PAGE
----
Kim Peek, one of Utah's most celebrated and unusual citizens, died Saturday at the age of 58 from an apparent heart attack.
Kim first leapt into the national and then international spotlight 21 years ago when he was acknowledged as one of the primary inspirations for Dustin Hoffman's character in that year's hit movie, "Rain Man," about a savant.
A savant is an eminent scholar. Scientists and researchers called Kim a "mega-savant" because of his phenomenal knowledge in 15 broad categories, including math, literature, sports, classical music, history and geography. His brain was a literal file cabinet, his prodigious memory photographic, and he stored everything from ZIP codes and road maps, military commanders, a perpetual calendar, every tidbit of sports minutiae he ever read and more. He memorized the Bible, the Book of Mormon, and Doctrine and Covenants in their entirety, along with more than 12,000 other books, his dad said.
But unlike a file cabinet you rifle through to find a folder, he had instant recall and could dazzle audiences as he answered their questions on almost any topic. An acquaintance could name a date and he could rattle off day of the week it fell on and quite possibly recite other historical events that occurred that day, if those facts had caught his fancy. For many years, Kim kept the payroll for a center that served people who had disabilities, doing all the calculations in his head.
But born with no connective tissue to bring the left and right sides of his brain together, he was unable to filter information and often had to twist a cord or hum to himself so he could block out distractions. And simple tasks like dressing himself or setting the table eluded him. His father, Fran Peek, said Kim was 16 before he mastered stairs.
Most surprising to many of the scientists who studied the workings and anatomy of his brain, including researchers from NASA, was the fact that he just kept learning as he got older. In recent years, Fran Peek said Kim learned to play the piano and to tell jokes — unexpected because he had always been very literal.
Much of what scientists learned about Kim came in recent years and they on occasion revised what they believed about him. For example, they discovered he was not autistic. Scientists also learned that Kim could hold a book within eight inches of his face and read the left page with his left eye, the right with his right eye at the same time. He devoured books that way.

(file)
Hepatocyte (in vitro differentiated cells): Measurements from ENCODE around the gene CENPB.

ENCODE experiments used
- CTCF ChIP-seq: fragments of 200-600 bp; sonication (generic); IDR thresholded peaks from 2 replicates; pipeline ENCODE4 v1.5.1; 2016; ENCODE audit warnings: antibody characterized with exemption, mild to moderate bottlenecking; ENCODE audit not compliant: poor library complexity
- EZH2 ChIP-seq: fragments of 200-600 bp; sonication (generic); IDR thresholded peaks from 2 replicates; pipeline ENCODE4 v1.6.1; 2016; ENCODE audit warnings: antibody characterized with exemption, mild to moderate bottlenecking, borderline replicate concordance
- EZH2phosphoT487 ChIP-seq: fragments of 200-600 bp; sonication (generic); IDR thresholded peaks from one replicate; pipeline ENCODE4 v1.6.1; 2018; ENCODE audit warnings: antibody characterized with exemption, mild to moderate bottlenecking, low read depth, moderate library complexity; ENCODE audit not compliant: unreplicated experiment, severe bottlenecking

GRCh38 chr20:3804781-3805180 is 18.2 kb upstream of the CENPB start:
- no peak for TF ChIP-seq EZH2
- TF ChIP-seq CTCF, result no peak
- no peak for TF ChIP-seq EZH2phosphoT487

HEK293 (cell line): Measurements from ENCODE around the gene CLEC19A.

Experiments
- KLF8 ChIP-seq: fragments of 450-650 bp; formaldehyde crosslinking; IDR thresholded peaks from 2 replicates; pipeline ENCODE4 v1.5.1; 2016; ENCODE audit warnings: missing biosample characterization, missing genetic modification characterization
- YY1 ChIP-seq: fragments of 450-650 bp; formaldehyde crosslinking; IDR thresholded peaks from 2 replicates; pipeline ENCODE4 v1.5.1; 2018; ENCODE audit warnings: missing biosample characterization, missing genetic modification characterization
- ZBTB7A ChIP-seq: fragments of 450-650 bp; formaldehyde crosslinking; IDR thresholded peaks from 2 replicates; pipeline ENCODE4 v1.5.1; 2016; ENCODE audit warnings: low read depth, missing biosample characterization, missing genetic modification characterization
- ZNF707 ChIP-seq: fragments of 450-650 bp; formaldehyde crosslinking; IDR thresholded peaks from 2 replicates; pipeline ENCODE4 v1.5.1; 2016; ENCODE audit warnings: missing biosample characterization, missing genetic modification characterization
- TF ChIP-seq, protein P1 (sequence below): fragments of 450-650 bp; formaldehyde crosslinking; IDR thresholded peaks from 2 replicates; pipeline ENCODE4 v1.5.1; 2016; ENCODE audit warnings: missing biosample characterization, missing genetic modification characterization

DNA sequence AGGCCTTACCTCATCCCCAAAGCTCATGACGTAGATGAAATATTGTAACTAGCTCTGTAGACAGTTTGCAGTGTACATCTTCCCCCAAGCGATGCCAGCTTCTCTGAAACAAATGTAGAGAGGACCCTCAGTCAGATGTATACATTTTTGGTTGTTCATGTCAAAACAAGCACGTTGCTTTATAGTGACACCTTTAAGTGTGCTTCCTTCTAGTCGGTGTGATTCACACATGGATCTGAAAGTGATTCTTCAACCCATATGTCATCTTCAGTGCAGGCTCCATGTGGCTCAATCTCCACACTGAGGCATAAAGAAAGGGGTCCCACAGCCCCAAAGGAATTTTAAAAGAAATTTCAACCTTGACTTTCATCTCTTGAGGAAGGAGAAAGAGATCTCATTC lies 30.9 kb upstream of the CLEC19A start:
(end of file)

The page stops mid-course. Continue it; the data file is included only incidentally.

One of Kim's favorite locations on Earth — he and his dad traveled just shy of 3 million miles and talked to nearly 60 million people worldwide — was the public library in Salt Lake City, where he amused himself by memorizing phone books and Cole directories. He also loved to pore over maps and if someone named a city, he'd list businesses, area codes, ZIP codes and historical data.
Kim and his dad first met screenwriter Barry Morrow at a convention in the '80s and within two years Morrow had written and sold the script for "Rain Man." To prepare for the role, Hoffman spent time with Kim and with other savants. Morrow later gave Kim the Oscar he won for Best Screenplay and Kim carried it with him on his travels.
Kim was the subject of 22 documentaries and more than 4,000 articles, as well as two books by his father. Readers responded to a recent profile in the Deseret News with dozens of fond recollections of his visits to local schools and service clubs. Monday, blogs lamented the death of a man who was both affectionate and who did everything his own unique way, whether he was "playing" with you by reciting related items and waiting to see if you could find the connection ("They're all on 17th Street in Idaho Falls," he'd say) or presenting you with only the violin's part in a musical composition.
Kim is survived by his father, Fran, his mother, Jeanne Willey Peek Buchi, and siblings Brian Peek and Alison Peek. His funeral will be Dec. 29, but arrangements are being finalized through Larkin Mortuary.